Dolly Parton humbly turns away a huge honor and solidifies her legacy as an American national treasure

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Legendary singer, songwriter and actress Dolly Parton has managed to once again remind the world why she’s considered the “patron saint of America.”

How? By humbly rejecting an offer to have a statue of her erected in her home state of Tennessee. There aren’t too many people who’d turn down such an honor.

I want to thank the Tennessee legislature for their consideration of a bill to erect a statue of me on the Capitol grounds. I am honored and humbled by their intention but I have asked the leaders of the state legislature to remove the bill from any and all consideration,” Parton wrote in a statement shared to Twitter and Instagram Thursday.

Given all that is going on in the world, I don’t think putting me on a pedestal is appropriate at this time. I hope, though, that somewhere down the road several years from now or perhaps after I’m gone if you still feel I deserve it, then I’m certain I will stand proud in our great State Capitol as a grateful Tennessean. In the meantime, I’ll continue to try to do good work to make this great state proud.”


The humble gesture blew the public away.


Last month, state legislators in Tennessee introduced a widely supported bill, H.B. 135, that would have mandated that the Tennessee State Capitol Commission “erect a statue of Dolly Parton on the capitol grounds” facing the Ryman Auditorium where she reportedly sometimes performs, as reported by The Tennessean.

“At this point in history, is there a better example, not just in America but in the world, of a leader that is kind, decent, passionate human being?” state Rep. John Windle reportedly said after filing the bill on Jan. 13th.

“The influx of people that have moved to Tennessee in the last several years is directly related to the kind, compassionate nature of Tennesseans, and she is the perfect example of that. She has contributed so much and sacrificed so much of her time to so many great causes,” Windle added.

According to The Tennessean, the bill would have procured the money necessary for the statue by establishing a “Dolly Parton fund” and then accepting “gifts, grants and donations” from private parties.

“The legislation also would allow the public and ‘other interested parties’ a chance to offer input on the design of the statue as well as other aspects of the plan,” the newspaper noted.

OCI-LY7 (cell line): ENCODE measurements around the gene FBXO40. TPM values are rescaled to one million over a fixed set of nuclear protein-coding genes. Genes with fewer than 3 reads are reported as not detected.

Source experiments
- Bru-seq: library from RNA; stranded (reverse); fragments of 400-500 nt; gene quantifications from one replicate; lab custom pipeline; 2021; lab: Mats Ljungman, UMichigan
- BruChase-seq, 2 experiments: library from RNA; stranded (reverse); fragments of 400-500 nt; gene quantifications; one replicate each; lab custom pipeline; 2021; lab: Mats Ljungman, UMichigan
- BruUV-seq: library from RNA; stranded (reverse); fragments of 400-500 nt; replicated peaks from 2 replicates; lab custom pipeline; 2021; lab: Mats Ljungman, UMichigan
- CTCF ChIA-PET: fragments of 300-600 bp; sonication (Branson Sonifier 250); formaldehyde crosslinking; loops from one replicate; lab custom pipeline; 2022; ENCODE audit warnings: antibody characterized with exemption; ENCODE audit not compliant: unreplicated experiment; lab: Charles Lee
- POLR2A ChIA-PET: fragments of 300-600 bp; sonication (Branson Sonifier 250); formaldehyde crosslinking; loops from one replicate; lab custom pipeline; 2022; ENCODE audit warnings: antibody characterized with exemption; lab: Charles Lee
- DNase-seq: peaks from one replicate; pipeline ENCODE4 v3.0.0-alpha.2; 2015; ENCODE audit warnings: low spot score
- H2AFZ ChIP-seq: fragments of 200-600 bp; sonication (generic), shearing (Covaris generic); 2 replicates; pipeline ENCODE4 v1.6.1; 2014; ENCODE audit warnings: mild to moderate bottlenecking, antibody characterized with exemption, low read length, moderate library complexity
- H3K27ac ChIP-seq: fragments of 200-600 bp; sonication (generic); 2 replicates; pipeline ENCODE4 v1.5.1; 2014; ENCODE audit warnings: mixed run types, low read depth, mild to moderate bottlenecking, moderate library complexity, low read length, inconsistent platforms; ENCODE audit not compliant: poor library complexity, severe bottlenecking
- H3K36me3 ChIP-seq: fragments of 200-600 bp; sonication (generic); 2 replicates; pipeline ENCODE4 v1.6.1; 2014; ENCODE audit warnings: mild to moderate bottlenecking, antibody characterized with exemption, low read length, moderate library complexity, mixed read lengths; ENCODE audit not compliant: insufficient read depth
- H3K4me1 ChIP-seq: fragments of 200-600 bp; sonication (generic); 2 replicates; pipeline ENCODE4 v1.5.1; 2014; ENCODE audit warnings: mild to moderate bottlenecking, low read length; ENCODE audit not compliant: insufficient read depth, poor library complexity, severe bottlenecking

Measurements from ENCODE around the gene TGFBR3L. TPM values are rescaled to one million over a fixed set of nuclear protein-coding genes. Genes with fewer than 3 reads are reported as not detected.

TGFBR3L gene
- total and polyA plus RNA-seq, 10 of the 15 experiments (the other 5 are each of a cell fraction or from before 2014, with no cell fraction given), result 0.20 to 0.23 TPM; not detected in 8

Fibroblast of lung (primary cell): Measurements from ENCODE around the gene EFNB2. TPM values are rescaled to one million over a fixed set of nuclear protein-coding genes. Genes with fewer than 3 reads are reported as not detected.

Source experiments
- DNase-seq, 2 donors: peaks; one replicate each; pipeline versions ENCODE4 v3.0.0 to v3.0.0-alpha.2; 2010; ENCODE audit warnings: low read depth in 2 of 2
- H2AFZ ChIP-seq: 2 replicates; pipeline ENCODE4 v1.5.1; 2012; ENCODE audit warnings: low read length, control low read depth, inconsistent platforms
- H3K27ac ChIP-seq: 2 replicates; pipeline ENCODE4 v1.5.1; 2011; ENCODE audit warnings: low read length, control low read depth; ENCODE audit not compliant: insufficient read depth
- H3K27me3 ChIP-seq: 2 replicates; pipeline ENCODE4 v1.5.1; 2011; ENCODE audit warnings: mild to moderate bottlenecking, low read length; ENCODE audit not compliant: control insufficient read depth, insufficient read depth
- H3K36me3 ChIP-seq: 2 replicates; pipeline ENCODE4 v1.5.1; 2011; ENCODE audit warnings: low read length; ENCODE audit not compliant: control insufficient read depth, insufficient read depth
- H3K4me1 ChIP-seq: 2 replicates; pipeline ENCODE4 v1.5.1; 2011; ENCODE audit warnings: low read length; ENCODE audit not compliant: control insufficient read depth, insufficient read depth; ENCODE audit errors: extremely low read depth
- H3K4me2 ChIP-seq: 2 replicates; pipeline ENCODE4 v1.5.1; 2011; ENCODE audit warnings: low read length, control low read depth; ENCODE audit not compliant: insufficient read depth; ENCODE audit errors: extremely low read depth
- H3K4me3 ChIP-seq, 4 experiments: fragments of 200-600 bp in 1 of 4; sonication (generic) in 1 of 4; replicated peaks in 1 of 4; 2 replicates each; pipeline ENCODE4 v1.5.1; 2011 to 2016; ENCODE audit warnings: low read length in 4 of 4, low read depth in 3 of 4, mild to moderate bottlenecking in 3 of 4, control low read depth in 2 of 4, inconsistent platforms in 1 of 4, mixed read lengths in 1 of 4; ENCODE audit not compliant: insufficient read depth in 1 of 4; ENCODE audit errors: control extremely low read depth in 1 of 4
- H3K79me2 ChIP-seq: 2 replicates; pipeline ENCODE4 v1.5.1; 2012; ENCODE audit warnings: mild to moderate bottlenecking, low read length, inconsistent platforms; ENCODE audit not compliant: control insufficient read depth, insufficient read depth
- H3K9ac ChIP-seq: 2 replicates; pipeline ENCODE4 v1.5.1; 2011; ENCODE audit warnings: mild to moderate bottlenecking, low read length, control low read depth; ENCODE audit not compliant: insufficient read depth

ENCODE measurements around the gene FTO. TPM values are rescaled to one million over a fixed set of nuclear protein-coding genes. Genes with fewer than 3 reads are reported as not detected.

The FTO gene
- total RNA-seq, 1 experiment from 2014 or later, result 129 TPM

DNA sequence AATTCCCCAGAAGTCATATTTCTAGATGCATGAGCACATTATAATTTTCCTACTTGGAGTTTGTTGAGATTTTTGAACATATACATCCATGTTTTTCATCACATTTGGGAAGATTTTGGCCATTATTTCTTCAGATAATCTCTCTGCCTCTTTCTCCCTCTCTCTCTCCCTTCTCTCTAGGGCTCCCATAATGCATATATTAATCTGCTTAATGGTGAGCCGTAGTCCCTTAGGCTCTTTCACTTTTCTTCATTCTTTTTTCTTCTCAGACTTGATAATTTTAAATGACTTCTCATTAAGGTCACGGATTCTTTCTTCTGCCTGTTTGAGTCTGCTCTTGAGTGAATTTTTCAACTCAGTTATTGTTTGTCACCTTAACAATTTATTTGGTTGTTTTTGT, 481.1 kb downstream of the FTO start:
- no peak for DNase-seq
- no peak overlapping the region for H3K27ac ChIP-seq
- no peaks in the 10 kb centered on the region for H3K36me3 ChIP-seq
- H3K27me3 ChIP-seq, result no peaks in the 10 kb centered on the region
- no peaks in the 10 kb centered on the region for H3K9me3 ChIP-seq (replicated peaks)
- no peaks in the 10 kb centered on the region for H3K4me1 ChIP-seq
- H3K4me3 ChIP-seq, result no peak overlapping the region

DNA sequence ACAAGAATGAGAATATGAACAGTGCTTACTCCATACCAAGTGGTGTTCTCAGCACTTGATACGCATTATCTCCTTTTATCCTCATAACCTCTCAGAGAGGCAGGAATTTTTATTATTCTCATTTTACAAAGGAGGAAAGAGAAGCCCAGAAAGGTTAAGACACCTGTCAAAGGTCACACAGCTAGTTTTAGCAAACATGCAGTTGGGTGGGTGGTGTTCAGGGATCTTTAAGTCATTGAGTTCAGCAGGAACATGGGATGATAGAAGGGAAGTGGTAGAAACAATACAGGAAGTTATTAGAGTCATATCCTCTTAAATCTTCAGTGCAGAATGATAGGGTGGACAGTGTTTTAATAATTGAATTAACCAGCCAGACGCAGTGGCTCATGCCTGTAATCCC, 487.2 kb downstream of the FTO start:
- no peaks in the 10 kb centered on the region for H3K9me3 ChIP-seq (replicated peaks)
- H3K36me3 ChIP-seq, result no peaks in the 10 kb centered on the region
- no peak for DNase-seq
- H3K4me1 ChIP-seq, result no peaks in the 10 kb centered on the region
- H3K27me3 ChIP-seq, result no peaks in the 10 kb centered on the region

Windle emphasized to the paper that he hadn’t been goaded into drafting the bill on Parton’s behalf or anything like that. In fact, he claimed to not even know her.

“The only connection that Dolly Parton and I have is that we are both hillbillies,” he said.

Proud hillbillies, that is. Parton has never been shy about embracing her upbringing.

“[I]t’s a compliment to me. I mean we were really Hill. Billies. To me that’s not an insult. We were just mountain people. We were really redneck, roughneck, hillbilly people. And I’m proud of it,” she said in a 2014 interview with Southern Living magazine.

“‘White trash!’ I am. People always say ‘Aren’t you insulted when people call you white trash?’ I say, ‘Well it depends on who’s calling me white trash and how they mean it.’ But we really were to some degree. Because when you’re that poor and you’re not educated, you fall in those categories,” she continued.

But I’m proud of my hillbilly, white trash background. To me that keeps you humble; that keeps you good. And it doesn’t matter how hard you try to outrun it—if that’s who you are, that’s who you are. It’ll show up once in a while,” Parton explained.

There’s certainly no denying that she’s humble — and loved. Though some have tried to come at her for the silliest of reasons.

Earlier this month she triggered lazy leftists by participating in an ad designed to promote entrepreneurship and hard work.

One NBC writer, Kim Kelly, wrote a whole piece about it, slamming Parton for her “tone-deaf misstep.”

Responding to Kelly’s piece, fellow country singer/songwriter John Rich had a message to share with her Thursday.




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